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VT KnowledgeWorks Success Showcase: TORC Robotics
Company’s Full Name: TORC Robotics, LLC
Year Founded: 2005
Year Company Entered VT KnowledgeWorks: 2006
Total Number of Employees When Entered: 2
Total Number of Employees to Date: 32
Overview of Company’s Products/Services, and Significance to the Market
TORC changes the way mobile robotic systems are designed, integrated, tested and deployed by empowering engineers with a suite of modular, customizable products. TORC’s Robotic Building Blocks product line is used by leading academic, commercial and government organizations to shorten the development process, lower costs and mitigate risks. These products have been used on more than 100 mobile robots ranging from 15 pounds to 15 tons. TORC provides by-wire and autonomous vehicle kits, as well as individual products and custom solutions for drive-by-wire conversion, emergency stop, power management, autonomous navigation and operator control.
Traditionally, engineers have relied on products that were not intended for use in robotic applications. This approach created system integration problems, escalating development costs, poor reliability, and limited performance. As a result, robotics technologies have struggled to transition out of research laboratories to real-world applications. TORC helps solve these problems with a line of safe, reliable, and customizable products specifically designed for engineers of robotic systems.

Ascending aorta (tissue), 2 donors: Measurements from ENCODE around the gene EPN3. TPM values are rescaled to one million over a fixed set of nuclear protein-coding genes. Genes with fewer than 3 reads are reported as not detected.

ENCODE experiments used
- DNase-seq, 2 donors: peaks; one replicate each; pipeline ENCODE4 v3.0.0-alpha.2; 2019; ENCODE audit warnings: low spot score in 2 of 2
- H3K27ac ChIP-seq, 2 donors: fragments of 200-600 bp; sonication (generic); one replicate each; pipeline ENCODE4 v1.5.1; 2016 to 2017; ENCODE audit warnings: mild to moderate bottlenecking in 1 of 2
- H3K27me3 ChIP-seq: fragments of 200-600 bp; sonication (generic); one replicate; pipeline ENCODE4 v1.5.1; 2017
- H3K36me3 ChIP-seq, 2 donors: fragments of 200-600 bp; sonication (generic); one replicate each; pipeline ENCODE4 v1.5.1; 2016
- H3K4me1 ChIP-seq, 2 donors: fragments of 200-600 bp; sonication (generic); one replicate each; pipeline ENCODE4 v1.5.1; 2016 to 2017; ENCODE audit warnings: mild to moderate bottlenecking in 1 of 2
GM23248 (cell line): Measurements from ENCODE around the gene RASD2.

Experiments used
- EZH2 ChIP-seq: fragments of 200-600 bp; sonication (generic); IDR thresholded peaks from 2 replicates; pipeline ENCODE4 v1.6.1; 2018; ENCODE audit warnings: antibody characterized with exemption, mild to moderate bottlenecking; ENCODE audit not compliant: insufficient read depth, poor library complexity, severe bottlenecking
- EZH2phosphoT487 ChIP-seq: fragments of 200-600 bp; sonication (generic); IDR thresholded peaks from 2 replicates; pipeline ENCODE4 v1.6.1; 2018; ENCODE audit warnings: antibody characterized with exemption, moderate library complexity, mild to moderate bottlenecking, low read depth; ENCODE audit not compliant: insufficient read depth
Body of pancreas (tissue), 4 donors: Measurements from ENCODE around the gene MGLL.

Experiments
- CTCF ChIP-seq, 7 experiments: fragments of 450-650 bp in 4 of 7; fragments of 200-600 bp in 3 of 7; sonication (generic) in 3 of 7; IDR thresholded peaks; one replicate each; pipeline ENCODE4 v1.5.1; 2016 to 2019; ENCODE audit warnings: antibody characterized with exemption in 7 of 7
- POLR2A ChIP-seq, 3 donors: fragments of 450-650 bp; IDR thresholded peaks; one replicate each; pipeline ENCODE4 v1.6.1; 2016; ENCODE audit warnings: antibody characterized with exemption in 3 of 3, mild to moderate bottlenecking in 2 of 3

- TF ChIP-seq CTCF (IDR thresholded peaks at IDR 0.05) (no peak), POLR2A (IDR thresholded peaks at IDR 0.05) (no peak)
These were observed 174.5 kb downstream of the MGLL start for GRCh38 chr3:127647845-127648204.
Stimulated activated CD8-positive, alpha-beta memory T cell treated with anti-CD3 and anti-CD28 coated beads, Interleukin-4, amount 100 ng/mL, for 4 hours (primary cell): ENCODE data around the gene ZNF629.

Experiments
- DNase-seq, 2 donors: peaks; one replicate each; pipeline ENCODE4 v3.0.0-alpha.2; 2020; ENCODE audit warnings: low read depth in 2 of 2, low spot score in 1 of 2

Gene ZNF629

This product-based approach has enabled customers to accelerate their development efforts, stay focused on solving their problems or developing new technologies, and reduce overall project costs. From developing cars that enable the blind to drive to autonomous ground vehicles that lighten the load of our Warfighters, TORC products are used in a wide variety of robotic systems.
Since entering the VT KnowledgeWorks program in 2006, TORC has grown significantly in revenues, employees, office space and market presence. Originally a two person operation working on small research contracts, TORC has quickly become a leading provider of unmanned and autonomous vehicle technologies. TORC continues to grow year over year, attract and retain a high caliber workforce in the region, and provide excellent internship opportunities for a number of engineering students from Virginia Tech each year.
In 2007, TORC partnered with Virginia Tech in the DARPA Urban Challenge and led the software development that allowed Odin, the team’s fully autonomous Ford Escape Hybrid, to navigate complex urban traffic situations without human intervention. Odin finished the 60-mile race in third place, minutes behind teams from Stanford and Carnegie Mellon. The team was awarded the 2008 Graphical System Design Achievement Award in Robotics from National Instruments for the use of their LabVIEW graphical programming environment in the development of the award-winning autonomous vehicle.